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STUDIES OF A BIOGRAPHER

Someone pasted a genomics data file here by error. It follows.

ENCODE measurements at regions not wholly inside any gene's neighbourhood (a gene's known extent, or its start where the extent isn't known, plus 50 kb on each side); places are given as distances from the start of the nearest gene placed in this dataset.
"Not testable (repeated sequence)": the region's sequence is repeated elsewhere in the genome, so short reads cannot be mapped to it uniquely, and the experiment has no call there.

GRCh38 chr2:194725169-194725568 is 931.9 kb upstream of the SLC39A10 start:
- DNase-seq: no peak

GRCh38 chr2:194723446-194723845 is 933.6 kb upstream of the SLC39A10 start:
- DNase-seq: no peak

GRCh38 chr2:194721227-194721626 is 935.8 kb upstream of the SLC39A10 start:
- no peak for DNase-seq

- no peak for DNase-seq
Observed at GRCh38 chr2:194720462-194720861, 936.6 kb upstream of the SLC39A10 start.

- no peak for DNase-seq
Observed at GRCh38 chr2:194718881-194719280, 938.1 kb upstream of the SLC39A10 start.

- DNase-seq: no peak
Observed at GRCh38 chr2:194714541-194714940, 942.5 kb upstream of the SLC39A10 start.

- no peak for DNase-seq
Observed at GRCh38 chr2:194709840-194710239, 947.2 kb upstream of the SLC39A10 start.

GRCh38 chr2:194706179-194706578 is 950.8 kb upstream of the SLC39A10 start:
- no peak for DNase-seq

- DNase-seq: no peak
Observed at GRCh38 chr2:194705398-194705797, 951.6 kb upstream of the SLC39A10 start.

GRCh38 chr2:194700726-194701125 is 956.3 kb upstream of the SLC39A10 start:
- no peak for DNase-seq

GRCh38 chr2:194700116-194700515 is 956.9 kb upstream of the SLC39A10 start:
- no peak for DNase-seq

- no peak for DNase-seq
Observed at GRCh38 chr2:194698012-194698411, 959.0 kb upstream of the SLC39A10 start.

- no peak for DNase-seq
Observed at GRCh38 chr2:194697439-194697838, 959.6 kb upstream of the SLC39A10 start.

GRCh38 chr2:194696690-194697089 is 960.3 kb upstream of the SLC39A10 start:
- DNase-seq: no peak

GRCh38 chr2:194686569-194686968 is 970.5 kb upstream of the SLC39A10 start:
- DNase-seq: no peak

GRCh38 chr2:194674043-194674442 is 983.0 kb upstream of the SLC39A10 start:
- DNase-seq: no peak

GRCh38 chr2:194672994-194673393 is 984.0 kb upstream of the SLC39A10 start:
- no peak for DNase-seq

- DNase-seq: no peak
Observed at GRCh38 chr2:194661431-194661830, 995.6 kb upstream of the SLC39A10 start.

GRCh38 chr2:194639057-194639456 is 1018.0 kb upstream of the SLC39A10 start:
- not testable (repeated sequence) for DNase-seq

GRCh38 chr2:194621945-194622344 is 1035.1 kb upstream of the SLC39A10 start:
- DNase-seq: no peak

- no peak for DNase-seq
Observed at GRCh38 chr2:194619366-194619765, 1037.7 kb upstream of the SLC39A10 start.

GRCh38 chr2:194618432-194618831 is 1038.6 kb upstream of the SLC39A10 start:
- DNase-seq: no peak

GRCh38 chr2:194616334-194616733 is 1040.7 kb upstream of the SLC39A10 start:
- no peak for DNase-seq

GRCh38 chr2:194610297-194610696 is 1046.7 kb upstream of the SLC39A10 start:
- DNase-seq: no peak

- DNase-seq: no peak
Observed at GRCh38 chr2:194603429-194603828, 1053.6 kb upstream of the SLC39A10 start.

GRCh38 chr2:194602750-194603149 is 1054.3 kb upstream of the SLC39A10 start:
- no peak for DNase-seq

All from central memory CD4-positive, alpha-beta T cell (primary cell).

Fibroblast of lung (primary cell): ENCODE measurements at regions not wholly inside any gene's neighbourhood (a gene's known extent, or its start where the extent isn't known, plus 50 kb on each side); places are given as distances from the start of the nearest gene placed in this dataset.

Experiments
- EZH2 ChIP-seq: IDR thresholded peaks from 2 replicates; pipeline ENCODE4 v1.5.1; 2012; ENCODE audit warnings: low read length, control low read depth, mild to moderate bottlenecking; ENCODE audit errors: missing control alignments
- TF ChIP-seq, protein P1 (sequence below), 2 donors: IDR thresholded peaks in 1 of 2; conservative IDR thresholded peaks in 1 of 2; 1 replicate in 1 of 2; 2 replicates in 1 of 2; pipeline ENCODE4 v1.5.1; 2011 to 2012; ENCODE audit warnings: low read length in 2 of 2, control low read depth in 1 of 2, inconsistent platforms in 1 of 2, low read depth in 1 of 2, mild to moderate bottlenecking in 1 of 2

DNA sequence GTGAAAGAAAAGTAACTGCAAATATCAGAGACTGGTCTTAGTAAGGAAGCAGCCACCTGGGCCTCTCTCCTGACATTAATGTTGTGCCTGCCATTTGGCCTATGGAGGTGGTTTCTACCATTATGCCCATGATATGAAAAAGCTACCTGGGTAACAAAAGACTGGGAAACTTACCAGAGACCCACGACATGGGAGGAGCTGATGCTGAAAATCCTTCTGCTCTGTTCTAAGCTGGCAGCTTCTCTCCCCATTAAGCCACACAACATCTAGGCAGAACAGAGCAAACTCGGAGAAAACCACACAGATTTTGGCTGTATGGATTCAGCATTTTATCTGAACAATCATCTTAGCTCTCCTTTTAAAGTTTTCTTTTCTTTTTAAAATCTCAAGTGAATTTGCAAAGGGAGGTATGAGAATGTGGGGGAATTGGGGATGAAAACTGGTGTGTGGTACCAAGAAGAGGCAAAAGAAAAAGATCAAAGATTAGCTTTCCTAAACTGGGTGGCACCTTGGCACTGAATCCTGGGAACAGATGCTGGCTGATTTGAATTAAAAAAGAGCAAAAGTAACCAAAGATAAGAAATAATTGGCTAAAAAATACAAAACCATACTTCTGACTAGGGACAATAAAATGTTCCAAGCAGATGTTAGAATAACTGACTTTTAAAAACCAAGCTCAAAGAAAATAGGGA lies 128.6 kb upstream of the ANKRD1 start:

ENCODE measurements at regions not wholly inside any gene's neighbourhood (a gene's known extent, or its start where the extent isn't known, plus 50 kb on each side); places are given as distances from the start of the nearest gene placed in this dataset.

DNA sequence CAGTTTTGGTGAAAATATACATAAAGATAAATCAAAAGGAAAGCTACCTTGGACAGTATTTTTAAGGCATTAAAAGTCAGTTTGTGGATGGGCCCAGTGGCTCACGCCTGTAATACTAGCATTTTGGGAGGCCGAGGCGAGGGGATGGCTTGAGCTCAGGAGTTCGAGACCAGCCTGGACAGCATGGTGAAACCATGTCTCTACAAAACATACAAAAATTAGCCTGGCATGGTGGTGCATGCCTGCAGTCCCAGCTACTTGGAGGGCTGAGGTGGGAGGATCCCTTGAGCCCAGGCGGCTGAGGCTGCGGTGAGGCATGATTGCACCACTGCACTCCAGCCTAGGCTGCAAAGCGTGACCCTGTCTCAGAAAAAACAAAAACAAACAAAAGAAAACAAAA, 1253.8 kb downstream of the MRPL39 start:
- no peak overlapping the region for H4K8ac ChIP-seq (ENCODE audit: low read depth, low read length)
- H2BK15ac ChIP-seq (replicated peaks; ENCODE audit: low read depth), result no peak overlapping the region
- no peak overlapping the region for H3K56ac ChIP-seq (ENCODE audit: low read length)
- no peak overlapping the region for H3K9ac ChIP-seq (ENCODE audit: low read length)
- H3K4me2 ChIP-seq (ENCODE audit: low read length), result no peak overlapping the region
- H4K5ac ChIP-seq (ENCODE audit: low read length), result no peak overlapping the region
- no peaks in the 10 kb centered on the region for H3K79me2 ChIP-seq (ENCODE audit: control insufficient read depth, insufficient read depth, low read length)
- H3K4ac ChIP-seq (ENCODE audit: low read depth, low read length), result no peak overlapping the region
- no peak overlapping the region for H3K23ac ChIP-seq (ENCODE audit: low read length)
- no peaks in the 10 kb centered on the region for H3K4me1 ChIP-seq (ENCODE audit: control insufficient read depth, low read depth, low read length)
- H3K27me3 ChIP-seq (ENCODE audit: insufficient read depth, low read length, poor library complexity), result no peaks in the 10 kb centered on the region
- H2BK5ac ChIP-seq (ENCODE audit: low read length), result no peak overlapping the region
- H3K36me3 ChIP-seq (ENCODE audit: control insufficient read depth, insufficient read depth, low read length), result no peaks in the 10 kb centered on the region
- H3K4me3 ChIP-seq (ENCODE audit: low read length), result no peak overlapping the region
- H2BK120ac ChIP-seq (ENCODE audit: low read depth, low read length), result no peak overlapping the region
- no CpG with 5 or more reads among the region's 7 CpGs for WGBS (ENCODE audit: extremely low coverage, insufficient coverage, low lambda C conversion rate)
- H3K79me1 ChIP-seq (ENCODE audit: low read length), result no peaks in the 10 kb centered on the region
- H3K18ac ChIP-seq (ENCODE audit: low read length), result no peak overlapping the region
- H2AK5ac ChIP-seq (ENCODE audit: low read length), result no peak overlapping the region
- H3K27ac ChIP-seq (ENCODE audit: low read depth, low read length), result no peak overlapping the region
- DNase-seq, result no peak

need only distinguish between the sham and the genuine article; and my own method of distinguishing is a simple one. I believe in poetry which learns itself by heart. There are poems which dominate and haunt one; which, once admitted, sting and cling to one; the tune of which comes up and runs in one's head at odd moments; and which suddenly revive, after years of forgetfulness, as vigorous and lively as ever. Such poetry, as Wordsworth told Arnold, has the characteristic of being 'inevitable,'—a phrase which has become something of a nuisance, but cannot be always avoided. You feel that the thing had to be said just as it was said; and that, once so said, nothing said by anybody else will just hit the same mark. Of course, this test, being personal, is not conclusive. I remember, I am ashamed to say it, some poetry which I know to be trash, merely, I suppose, because it jingles pleasantly; and I forget a great deal which I know to be good because I can perceive that it dominates other people; but then I do my best to keep my tastes on such occasions to myself. Now, Matthew Arnold's poetry has, in an eminent degree, the quality—if not of inevitableness—of adhesiveness. I don't know